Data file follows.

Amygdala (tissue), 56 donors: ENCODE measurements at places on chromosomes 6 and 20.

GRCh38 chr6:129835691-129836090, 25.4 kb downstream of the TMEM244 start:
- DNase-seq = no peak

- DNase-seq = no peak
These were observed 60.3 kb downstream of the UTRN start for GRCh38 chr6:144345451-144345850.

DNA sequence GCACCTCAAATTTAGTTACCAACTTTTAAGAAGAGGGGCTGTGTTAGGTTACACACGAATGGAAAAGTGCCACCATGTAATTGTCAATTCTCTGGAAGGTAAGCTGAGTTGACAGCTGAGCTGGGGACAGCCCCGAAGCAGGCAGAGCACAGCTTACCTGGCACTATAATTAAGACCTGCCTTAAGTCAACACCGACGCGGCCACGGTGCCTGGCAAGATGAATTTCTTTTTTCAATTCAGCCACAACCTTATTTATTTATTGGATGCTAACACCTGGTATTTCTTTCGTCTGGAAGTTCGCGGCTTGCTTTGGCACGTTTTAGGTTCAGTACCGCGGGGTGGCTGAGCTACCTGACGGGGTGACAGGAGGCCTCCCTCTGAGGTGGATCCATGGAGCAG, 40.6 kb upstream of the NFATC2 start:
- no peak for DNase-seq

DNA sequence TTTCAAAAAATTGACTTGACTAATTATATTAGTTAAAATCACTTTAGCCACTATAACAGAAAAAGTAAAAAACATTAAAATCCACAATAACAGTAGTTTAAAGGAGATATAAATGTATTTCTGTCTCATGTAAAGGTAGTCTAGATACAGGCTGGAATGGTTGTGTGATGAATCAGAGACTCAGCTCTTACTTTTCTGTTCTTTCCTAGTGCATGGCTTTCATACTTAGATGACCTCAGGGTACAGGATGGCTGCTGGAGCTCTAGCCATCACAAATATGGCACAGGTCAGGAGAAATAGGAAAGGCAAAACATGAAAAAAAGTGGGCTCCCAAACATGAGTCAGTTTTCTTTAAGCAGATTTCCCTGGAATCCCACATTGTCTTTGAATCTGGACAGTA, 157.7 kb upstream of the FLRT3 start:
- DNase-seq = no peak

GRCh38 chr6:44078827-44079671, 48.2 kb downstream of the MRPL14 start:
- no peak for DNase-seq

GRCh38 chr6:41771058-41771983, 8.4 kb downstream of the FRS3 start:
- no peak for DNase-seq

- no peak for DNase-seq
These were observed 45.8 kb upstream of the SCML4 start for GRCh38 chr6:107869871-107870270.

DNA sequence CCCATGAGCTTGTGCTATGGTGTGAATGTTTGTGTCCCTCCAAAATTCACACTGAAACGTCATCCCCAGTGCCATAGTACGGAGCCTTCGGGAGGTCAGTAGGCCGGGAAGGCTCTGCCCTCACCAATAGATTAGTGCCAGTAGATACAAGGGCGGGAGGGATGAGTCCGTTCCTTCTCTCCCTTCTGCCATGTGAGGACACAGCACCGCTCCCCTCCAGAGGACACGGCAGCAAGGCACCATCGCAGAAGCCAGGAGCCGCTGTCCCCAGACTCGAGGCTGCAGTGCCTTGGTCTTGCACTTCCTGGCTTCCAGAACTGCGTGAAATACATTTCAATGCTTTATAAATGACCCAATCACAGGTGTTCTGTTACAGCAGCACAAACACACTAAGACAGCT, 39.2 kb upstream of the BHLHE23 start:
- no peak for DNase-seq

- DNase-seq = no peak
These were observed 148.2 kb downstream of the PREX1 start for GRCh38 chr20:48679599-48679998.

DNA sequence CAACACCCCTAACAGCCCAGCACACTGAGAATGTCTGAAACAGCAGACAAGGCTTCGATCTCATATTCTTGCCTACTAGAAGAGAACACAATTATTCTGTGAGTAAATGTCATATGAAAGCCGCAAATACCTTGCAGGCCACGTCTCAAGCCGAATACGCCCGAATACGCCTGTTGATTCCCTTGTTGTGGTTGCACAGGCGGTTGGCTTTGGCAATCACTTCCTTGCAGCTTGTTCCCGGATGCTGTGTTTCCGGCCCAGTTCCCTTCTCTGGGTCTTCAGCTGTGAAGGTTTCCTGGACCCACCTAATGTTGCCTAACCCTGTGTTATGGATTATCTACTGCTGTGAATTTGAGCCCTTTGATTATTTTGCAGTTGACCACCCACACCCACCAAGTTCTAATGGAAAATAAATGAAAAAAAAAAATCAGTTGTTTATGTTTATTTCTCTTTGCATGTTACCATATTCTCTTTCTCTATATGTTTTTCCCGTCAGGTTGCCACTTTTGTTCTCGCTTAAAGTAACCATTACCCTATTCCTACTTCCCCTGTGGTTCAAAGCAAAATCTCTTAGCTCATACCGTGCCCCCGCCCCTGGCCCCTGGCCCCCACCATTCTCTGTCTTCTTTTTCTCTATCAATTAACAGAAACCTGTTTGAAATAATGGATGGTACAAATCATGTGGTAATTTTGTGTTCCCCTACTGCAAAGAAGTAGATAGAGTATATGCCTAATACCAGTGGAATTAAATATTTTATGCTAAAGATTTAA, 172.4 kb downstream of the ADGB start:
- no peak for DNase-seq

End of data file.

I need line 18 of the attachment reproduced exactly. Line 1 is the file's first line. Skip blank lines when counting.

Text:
- DNase-seq = no peak